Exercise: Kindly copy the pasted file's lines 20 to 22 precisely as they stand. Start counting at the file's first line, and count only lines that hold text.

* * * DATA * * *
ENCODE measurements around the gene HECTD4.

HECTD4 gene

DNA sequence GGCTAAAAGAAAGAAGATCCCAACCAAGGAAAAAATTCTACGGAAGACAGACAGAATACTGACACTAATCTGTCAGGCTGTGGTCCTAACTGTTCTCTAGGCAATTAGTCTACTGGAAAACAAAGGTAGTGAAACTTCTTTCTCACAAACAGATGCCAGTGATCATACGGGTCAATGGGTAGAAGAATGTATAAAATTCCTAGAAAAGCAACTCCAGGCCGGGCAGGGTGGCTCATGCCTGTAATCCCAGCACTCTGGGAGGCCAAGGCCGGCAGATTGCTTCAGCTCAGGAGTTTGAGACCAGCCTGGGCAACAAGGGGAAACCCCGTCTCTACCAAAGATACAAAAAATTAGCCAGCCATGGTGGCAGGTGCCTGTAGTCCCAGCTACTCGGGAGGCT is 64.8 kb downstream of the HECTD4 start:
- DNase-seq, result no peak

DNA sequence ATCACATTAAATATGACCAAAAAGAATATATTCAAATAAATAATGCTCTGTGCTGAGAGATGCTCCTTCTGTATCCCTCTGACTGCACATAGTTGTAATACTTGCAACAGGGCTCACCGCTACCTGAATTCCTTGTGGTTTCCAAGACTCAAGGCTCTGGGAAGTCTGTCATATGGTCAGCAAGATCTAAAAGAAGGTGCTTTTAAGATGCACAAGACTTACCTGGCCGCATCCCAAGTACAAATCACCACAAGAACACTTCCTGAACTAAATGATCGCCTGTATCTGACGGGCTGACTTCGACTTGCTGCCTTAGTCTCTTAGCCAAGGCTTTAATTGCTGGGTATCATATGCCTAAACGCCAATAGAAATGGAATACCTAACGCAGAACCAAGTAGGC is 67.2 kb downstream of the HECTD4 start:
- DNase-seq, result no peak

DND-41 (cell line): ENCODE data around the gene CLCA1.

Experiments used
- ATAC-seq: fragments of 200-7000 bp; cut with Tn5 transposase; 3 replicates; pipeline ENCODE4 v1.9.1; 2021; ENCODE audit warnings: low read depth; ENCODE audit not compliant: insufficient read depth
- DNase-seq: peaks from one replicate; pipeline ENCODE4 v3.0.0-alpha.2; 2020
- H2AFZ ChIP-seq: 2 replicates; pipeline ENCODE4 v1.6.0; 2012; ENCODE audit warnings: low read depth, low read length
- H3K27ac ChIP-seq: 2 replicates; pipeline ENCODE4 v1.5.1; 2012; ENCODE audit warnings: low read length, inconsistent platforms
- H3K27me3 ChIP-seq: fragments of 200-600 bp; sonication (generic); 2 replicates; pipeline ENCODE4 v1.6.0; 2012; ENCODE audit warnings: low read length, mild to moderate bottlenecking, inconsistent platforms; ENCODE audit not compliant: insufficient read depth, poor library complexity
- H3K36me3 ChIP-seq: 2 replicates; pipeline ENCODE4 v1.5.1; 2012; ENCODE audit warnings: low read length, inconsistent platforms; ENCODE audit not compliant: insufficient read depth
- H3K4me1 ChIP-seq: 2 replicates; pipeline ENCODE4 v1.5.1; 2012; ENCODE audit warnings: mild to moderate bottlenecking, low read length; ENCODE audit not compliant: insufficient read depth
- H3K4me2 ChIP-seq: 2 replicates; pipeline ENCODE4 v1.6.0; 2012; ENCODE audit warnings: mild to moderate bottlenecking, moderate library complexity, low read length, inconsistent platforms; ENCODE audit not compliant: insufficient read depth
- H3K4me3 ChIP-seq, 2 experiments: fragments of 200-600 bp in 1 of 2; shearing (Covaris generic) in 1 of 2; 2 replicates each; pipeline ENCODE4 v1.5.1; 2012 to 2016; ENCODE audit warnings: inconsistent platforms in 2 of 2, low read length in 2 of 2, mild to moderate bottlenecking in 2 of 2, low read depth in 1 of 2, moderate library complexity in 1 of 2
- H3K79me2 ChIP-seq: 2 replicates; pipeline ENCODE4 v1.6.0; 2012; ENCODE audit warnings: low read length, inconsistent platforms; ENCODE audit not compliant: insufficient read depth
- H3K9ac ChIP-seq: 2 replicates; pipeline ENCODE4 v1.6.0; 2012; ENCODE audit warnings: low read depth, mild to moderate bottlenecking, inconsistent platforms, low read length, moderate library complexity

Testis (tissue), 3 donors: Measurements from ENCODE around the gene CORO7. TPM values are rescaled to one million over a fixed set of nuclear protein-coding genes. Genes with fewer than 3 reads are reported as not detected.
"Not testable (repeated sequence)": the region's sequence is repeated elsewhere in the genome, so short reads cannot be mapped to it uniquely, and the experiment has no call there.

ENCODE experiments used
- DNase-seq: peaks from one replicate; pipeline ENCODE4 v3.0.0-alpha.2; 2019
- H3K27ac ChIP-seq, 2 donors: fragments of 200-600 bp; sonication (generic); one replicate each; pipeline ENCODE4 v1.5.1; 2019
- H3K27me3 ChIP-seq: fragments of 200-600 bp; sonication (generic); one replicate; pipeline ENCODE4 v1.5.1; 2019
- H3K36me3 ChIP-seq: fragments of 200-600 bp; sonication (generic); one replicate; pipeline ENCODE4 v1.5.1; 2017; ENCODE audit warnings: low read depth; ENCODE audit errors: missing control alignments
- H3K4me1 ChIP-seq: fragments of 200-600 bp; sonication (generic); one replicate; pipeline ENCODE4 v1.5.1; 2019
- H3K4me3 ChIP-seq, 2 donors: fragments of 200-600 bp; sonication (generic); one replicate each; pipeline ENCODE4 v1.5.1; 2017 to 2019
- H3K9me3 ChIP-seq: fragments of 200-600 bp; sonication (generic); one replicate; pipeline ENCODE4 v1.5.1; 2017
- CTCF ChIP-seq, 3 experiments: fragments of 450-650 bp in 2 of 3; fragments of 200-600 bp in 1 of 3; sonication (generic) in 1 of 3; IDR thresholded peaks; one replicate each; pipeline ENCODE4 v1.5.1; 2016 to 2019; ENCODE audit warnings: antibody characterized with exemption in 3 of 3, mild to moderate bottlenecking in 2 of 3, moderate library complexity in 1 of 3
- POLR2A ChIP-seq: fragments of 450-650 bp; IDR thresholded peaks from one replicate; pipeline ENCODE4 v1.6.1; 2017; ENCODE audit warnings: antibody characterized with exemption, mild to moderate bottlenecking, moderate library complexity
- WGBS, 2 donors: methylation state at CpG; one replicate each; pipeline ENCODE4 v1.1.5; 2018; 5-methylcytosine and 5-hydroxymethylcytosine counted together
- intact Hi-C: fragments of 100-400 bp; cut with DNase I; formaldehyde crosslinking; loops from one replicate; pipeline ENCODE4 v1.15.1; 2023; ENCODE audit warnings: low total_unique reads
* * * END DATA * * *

Testis (tissue), 3 donors: Measurements from ENCODE around the gene CORO7. TPM values are rescaled to one million over a fixed set of nuclear protein-coding genes. Genes with fewer than 3 reads are reported as not detected.
"Not testable (repeated sequence)": the region's sequence is repeated elsewhere in the genome, so short reads cannot be mapped to it uniquely, and the experiment has no call there.

ENCODE experiments used